Fiction: Nobody Is Ever Missing by Catherine Lacey
A friend fittingly recommended Nobody Is Ever Missing as “a really messed up Eat, Pray, Love.” A woman runs away from her husband, life, family in Manhattan—literally runs away, without telling anyone—with a backpack and a one-way ticket to New Zealand. She’s not so much consciously attempting to escape her problems as attempting to extricate what she sees as her problem self from the lives of others, and to quiet the turmoil she likens to a wildebeest rampaging inside her. She hitchhikes. Sleeps in gardens. Works on a farm, in a commune. Makes and loses friends. Tries to forget her sister’s death. Wonders if she herself is really alive at all. Lacey’s prose is stunning, and while clearly not a feel-good book, Nobody Is Ever Missing holds a magnifying glass to the anxiety, rage and helplessness bred from tragedy and loss—or sometimes just being human. I read this while in a bit of a dark, tumultuous place myself and related to the anti-heroine more than it was comfortable to admit. But this world can be dark and tumultuous, and it’s refreshing to know you’re not the only one with a wildebeest in your belly.
Nonfiction: The Fact of a Body: A Murder and a Memoir by Alexandria Marzano-Lesnevich
Part memoir, part true crime, wholly complex/provocative/profound/arresting/[insert complimentary adjective here], Marzano-Lesnevich has crafted one of the most dynamic books I’ve ever read. The Fact of a Body unspools from a confession video the author watches as a young law student. The tape unlocks something in her. She becomes obsessed with the case: 26-year-old Ricky Langley’s 1992 sexual assault and murder of 6-year-old Jeremy Guillory. Marzano-Lesnevich recognizes that something deeply unsettling intertwines her own past with Langley and Guillory’s stories. The book is an exploration into the facts of what happened to Guillory and to Marzano-Lesnevich at the hands of her grandfather, but more so it’s an investigation of how we each align and shape and feel the facts through our unique lens of identity, experience and perspective. Stories cannot be distilled into a series of simple, linear facts, Marzano-Lesnevich discovers. Stories, like life, are messy and twisted—and constantly evolving; earlier this year the 5th Circuit Court of Appeal reversed Langley’s second-degree murder conviction. The case is currently in appeals.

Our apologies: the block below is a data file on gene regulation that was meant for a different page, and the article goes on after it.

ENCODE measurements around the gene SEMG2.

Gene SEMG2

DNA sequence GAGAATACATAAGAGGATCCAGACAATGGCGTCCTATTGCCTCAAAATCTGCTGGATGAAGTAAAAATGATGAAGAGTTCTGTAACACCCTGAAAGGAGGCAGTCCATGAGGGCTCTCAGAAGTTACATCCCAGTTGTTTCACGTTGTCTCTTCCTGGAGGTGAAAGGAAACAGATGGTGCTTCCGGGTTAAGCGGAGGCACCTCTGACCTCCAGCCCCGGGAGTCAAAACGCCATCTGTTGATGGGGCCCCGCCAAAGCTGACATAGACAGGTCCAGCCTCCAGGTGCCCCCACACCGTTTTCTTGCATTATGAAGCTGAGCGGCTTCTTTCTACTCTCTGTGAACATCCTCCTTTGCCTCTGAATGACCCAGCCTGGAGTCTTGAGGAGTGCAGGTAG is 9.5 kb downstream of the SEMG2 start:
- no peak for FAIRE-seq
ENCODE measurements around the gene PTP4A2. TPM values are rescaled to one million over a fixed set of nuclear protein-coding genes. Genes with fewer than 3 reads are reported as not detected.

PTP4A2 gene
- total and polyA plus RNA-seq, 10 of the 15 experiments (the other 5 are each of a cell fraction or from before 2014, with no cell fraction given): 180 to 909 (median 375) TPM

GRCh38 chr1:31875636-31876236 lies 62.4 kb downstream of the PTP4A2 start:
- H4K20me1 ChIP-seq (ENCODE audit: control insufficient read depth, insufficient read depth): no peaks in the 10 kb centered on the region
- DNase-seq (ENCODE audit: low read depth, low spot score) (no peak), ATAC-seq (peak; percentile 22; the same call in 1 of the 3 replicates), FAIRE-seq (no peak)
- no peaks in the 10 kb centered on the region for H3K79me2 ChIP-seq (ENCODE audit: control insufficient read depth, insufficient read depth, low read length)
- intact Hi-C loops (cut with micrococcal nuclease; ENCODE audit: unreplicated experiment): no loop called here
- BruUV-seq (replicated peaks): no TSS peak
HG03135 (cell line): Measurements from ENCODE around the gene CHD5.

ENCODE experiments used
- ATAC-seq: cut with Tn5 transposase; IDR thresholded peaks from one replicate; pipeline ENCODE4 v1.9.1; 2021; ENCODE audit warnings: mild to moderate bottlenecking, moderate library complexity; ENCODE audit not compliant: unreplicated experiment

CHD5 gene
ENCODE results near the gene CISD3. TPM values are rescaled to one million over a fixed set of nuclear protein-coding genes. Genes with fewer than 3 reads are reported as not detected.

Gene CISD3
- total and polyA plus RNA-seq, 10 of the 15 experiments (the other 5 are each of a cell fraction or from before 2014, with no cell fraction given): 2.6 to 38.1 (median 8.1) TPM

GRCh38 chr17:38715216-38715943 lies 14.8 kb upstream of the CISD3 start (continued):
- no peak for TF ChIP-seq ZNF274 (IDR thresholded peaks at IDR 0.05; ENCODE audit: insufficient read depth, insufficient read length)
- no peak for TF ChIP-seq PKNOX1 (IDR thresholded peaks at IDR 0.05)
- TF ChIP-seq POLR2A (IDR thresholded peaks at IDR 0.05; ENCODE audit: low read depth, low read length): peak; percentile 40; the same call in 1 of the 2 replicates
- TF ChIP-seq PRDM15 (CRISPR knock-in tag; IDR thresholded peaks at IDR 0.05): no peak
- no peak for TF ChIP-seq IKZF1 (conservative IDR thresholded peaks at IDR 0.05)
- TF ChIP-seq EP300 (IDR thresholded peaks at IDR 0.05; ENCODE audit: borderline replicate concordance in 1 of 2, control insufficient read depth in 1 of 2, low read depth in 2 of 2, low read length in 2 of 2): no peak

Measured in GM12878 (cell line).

Note: If you’re looking for a good audiobook, this one is read by the author herself, and her voice is like the velvety guide on my meditation app.
Nonfiction: Disappointment River: Finding and Losing the Northwest Passage by Brian Castner
Brian Castner had already earned my respect as a human willing to do things most can’t fathom. As a reader, I would follow him anywhere: through two tours in Iraq with Explosive Ordinance Disposal in his memoir The Long Walk, to Ebola reporting from Liberia, and now on a 1,125 mile canoe paddle across Canada on the Mackenzie River, tracing the voyage of explorer Alexander Mackenzie in his search for the Northwest Passage. Mackenzie led his cross-continent expedition 14 years before Lewis and Clark, yet I had never heard of the Scottish fur trader before Castner introduced me to him. I imagine Castner is filling in historical gaps for many readers, and his skill as a reporter is evident. What makes Disappointment River so engaging is Castner’s skill as a memoirist. As he paddles, as we read, Mackenzie’s journey intertwines with his own. We are in both canoes, hundreds of years and alternating chapters apart yet looking at the same all-consuming river, tar sands and remote villages, battling the many of the same threats (I would have turned back at the first mosquito storm, much to my own Scottish ancestors’ dismay). By the Arctic Ocean, I, like Castner, have learned and come to appreciate much.
Lauren Halloran is a former Air Force public affairs officer who spent nine months deployed to Afghanistan as part of a Provincial Reconstruction Team.